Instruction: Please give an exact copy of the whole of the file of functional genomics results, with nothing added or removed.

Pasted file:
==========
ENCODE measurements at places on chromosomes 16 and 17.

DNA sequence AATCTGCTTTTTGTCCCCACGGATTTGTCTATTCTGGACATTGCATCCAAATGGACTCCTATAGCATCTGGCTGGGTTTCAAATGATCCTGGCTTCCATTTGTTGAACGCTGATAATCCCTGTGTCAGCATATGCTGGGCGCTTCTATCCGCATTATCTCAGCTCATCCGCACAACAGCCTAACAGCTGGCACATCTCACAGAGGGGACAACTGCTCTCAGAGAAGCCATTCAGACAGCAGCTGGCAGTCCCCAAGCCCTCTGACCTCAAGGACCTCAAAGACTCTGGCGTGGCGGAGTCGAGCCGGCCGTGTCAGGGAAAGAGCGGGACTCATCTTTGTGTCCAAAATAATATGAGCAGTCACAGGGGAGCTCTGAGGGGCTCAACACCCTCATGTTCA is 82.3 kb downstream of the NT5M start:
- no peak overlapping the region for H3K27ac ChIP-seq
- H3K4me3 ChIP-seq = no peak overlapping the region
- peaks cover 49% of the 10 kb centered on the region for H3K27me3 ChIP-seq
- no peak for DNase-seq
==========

ENCODE measurements at places on chromosomes 16 and 17.

DNA sequence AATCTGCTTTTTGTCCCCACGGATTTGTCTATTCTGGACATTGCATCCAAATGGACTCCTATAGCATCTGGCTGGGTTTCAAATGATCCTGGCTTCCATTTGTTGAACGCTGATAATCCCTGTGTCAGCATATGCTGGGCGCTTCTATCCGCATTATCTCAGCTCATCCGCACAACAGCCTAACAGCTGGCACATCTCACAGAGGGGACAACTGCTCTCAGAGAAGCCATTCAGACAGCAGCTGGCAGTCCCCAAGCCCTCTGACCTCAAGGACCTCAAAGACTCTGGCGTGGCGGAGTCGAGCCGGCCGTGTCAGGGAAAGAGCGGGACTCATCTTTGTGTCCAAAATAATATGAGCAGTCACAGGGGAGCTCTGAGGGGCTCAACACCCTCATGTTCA is 82.3 kb downstream of the NT5M start:
- no peak overlapping the region for H3K27ac ChIP-seq
- H3K4me3 ChIP-seq = no peak overlapping the region
- peaks cover 49% of the 10 kb centered on the region for H3K27me3 ChIP-seq
- no peak for DNase-seq